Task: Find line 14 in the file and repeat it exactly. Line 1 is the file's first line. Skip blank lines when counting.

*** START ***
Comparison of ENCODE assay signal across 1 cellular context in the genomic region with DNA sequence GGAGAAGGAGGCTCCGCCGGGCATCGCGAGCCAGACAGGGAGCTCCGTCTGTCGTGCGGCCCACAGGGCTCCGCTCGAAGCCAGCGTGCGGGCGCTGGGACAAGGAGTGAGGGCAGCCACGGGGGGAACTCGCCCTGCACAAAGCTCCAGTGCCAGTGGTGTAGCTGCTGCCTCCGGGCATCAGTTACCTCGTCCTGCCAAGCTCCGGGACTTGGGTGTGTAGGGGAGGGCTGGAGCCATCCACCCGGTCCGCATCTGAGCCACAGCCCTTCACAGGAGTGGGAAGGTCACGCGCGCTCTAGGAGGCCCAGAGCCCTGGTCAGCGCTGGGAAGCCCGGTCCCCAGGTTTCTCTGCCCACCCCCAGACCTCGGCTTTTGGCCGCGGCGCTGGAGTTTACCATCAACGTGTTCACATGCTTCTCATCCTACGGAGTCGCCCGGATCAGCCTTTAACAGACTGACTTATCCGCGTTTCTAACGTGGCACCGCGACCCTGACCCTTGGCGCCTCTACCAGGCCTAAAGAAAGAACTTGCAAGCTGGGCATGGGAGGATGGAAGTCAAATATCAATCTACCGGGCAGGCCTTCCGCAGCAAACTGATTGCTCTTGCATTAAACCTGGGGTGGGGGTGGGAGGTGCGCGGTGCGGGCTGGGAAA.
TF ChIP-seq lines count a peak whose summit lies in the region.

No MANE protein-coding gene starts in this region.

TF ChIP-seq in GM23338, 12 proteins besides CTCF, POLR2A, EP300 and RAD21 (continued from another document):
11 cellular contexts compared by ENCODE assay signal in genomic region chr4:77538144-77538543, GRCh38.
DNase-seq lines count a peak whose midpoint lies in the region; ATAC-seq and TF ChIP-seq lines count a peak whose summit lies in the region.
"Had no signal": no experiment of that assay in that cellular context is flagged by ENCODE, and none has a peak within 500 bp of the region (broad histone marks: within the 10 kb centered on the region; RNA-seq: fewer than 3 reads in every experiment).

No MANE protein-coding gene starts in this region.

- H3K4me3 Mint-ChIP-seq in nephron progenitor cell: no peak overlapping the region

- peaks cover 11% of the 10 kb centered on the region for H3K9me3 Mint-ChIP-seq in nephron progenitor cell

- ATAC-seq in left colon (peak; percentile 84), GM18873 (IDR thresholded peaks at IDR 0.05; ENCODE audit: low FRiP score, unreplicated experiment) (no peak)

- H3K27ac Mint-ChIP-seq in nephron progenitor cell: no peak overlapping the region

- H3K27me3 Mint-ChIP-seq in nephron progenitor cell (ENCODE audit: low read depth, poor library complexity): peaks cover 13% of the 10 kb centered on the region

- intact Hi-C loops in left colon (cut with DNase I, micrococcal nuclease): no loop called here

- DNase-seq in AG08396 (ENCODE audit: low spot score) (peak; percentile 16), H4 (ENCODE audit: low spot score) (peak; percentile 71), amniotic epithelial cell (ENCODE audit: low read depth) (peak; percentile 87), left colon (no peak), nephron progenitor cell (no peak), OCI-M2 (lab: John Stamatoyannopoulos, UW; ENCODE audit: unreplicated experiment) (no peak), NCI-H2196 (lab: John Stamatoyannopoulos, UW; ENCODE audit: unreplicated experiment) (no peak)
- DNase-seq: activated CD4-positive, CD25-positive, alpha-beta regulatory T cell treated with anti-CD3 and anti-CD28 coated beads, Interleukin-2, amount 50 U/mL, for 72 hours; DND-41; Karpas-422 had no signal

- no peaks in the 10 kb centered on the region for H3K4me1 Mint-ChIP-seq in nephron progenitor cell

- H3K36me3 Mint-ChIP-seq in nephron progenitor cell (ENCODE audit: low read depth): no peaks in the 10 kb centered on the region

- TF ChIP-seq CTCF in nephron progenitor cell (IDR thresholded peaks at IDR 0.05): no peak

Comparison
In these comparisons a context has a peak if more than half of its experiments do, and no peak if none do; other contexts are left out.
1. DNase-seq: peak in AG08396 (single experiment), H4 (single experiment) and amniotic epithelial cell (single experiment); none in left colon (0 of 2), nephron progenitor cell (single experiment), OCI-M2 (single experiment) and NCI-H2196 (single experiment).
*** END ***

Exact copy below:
- intact Hi-C loops in left colon (cut with DNase I, micrococcal nuclease): no loop called here